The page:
There has been a lot of attention on the ENS project as of late. The Ethereum Name Service allows anyone to access information in a decentralized manner while still using easily readable names. This is an interesting take on decentralizing the DNS system we use today. Now is a good time to look at what ENS has to offer.
The Ethereum Name Service Gains Traction
It is important to note the ENS system is not about registering domain names in the traditional sense by any means. Although users will still use human-readable names for their projects, everything will be more secure and decentralized. By using the Ethereum name Service, anyone in the world can access resources on and off the blockchain in this decentralized manner.
Rather than using very long addresses – such as hexadecimal ones – the ENS will be able to let users send money to an abbreviated name. For example, one could register “themerkle.eth” and ensure users can send money to this address if they feel the need to do so. Moreover, this name service can be used to redirect to popular services, such as smart contracts, Dapps, or any other resource one can think of.
Moreover, the entire Ethereum Name Service is built on top of smart contracts, all of which reside on the Ethereum blockchain. This results in not having to worry about the insecure and potentially vulnerable DNS system we use today. With no central party to attack, and no plausible way to redirect registered names to a different address, the ENS provides a secure and powerful solution. In the end, all registered names will always work as originally intended.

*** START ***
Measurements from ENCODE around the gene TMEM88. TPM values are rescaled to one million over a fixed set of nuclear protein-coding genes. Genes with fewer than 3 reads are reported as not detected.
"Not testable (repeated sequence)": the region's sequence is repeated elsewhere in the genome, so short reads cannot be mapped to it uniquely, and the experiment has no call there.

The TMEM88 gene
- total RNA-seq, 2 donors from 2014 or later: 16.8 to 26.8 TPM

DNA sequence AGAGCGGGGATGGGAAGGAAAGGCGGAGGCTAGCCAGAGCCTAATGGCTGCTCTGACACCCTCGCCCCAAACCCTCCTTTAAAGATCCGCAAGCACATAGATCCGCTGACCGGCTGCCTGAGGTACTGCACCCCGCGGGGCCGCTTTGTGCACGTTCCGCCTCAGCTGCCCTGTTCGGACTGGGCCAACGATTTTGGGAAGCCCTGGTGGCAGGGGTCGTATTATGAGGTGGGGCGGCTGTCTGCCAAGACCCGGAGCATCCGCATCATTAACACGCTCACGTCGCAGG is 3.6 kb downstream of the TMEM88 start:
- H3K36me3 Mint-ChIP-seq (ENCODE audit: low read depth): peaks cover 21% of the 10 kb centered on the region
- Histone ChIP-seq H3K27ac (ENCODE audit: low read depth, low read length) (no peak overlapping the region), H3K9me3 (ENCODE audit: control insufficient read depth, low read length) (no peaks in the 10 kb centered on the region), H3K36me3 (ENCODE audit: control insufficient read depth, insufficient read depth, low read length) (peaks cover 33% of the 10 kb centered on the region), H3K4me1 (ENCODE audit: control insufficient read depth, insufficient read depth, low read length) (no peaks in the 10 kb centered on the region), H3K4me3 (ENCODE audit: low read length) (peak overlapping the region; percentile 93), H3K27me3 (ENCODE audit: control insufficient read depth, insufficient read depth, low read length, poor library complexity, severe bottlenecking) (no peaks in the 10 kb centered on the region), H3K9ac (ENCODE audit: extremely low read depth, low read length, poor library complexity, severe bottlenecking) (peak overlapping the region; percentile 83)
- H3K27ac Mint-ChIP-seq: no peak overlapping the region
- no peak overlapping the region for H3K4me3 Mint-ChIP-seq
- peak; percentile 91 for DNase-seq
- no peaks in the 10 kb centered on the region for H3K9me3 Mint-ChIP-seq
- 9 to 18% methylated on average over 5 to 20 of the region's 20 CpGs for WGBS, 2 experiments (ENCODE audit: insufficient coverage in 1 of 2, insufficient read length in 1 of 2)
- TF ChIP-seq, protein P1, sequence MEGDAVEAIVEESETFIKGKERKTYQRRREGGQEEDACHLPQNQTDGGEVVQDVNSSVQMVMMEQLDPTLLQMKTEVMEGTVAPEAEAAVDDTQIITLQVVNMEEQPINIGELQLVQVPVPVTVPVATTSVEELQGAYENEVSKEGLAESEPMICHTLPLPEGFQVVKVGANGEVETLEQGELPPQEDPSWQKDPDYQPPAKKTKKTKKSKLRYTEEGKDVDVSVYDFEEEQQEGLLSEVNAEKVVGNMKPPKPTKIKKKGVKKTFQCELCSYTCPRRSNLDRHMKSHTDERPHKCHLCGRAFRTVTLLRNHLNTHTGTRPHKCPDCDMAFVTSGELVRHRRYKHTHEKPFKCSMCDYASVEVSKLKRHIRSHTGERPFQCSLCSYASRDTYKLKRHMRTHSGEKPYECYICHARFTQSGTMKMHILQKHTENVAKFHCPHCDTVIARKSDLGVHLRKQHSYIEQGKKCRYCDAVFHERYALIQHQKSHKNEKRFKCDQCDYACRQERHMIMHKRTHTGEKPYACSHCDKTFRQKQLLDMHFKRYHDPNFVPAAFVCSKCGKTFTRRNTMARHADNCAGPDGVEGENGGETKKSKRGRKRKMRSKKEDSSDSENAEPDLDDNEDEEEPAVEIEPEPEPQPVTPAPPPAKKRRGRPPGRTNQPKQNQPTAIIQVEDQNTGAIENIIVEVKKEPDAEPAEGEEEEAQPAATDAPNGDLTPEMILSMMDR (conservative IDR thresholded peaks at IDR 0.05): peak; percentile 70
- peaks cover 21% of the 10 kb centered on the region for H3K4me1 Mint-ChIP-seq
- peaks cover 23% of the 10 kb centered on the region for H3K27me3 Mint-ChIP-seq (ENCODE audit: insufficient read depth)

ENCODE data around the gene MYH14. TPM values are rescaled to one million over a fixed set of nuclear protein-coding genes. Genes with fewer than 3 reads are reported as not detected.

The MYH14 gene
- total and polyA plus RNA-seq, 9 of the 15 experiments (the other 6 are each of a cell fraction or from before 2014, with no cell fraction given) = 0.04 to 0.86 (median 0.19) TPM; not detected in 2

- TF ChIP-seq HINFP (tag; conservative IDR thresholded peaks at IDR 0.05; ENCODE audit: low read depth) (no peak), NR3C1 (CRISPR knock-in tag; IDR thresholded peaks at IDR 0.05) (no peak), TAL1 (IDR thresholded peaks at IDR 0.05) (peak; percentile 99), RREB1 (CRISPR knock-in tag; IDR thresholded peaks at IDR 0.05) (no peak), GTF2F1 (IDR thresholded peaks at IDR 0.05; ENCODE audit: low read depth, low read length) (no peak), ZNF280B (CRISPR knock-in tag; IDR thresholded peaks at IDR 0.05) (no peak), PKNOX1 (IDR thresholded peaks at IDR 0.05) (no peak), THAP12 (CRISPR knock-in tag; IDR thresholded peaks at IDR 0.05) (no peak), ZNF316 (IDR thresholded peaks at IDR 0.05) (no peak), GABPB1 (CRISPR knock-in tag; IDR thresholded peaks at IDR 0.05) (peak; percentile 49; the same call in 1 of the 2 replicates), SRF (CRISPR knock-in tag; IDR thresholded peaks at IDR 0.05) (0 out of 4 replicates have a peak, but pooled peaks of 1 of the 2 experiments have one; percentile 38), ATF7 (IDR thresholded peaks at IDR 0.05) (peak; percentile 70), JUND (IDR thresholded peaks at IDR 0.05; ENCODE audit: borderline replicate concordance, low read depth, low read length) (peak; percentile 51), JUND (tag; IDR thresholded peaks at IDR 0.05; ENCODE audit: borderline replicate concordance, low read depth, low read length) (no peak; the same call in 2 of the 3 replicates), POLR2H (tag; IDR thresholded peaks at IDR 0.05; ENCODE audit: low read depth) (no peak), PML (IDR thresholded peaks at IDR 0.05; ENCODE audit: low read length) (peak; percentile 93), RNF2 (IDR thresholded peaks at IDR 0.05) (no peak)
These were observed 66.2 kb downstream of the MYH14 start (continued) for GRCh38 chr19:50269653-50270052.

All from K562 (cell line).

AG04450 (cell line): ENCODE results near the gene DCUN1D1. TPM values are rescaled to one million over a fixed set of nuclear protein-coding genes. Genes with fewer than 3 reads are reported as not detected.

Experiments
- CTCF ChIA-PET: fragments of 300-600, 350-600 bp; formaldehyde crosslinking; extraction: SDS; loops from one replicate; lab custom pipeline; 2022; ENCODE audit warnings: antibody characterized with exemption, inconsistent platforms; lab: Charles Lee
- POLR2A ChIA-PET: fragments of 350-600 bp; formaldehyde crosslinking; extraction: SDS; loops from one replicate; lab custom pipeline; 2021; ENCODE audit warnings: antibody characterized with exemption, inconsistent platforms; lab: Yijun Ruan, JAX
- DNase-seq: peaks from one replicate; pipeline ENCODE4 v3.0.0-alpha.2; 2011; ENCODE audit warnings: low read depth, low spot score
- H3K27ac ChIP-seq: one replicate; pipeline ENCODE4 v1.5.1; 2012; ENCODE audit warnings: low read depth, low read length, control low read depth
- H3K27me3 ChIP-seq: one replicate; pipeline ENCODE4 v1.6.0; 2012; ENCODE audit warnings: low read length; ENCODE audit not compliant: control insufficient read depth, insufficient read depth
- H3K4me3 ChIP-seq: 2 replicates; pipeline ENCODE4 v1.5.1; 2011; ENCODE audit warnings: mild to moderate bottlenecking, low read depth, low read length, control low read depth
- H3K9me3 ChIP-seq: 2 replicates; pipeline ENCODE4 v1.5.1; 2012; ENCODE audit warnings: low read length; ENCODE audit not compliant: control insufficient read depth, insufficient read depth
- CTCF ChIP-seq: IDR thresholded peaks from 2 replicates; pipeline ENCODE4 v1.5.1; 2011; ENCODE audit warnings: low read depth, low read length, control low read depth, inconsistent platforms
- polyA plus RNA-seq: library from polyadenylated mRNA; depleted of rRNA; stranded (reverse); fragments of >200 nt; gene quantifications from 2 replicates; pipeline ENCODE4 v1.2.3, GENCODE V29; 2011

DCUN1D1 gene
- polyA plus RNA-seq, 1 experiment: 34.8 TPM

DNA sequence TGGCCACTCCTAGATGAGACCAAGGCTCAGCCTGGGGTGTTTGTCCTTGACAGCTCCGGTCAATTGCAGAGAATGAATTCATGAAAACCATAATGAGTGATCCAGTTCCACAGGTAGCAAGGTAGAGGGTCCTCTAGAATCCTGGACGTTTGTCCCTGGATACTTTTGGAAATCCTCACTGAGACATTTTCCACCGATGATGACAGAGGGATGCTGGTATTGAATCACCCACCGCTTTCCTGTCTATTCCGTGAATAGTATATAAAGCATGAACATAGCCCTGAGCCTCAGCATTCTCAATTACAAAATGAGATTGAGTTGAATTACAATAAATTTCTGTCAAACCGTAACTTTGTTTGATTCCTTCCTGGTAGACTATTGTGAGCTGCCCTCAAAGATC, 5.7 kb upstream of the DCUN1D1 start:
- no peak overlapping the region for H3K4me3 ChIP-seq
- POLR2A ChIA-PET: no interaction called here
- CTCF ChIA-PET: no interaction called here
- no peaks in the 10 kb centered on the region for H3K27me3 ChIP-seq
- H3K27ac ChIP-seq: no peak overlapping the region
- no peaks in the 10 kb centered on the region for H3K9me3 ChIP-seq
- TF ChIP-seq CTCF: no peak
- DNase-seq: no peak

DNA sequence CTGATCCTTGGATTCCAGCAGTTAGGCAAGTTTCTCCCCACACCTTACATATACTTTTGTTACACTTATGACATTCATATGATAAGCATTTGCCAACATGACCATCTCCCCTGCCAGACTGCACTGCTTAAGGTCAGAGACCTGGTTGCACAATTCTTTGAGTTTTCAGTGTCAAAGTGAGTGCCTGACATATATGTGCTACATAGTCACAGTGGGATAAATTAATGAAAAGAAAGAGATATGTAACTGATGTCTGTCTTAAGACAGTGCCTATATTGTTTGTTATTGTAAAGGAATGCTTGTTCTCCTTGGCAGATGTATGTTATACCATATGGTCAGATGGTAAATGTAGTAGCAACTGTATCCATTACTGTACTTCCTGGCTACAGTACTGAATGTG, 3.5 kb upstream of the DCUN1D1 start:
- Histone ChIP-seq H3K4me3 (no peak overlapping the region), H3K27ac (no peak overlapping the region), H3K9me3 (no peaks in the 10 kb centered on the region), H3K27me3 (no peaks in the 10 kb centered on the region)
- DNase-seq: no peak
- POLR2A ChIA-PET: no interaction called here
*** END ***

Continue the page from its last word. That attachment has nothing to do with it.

Moreover, the infrastructure and governance of the Ethereum name Service are both decentralized. Registering a .eth domain name can be done by participating in the associated auction process. All transactions are mediated by the blockchain, ensuring domain names are registered in a fair and transparent manner. This also means particular domain names will be worth quite a high price as well.
As one would expect, the Ethereum Name Service comes with an automated registrar. This registrar acts as a decentralized application, as we would expect from anything related to the Ethereum ecosystem. For now, this Dapp is only an interim registrar solution, which will eventually be replaced by a more permanent service. As of right now, it is expected this process will occur around two years from now.
Future changes may come to the Ethereum Name Service in the future. However, before any revisions can be introduced, at least four out of seven developers will need to come to a majority consensus. This step is required due to the ENS root being owned by a multisig contract, which includes multiple Ethereum developers as keyholders. If any big change is to be introduced, they will need to form some form of consensus to do so. All things considered, it appears ENS is in good hands right now.
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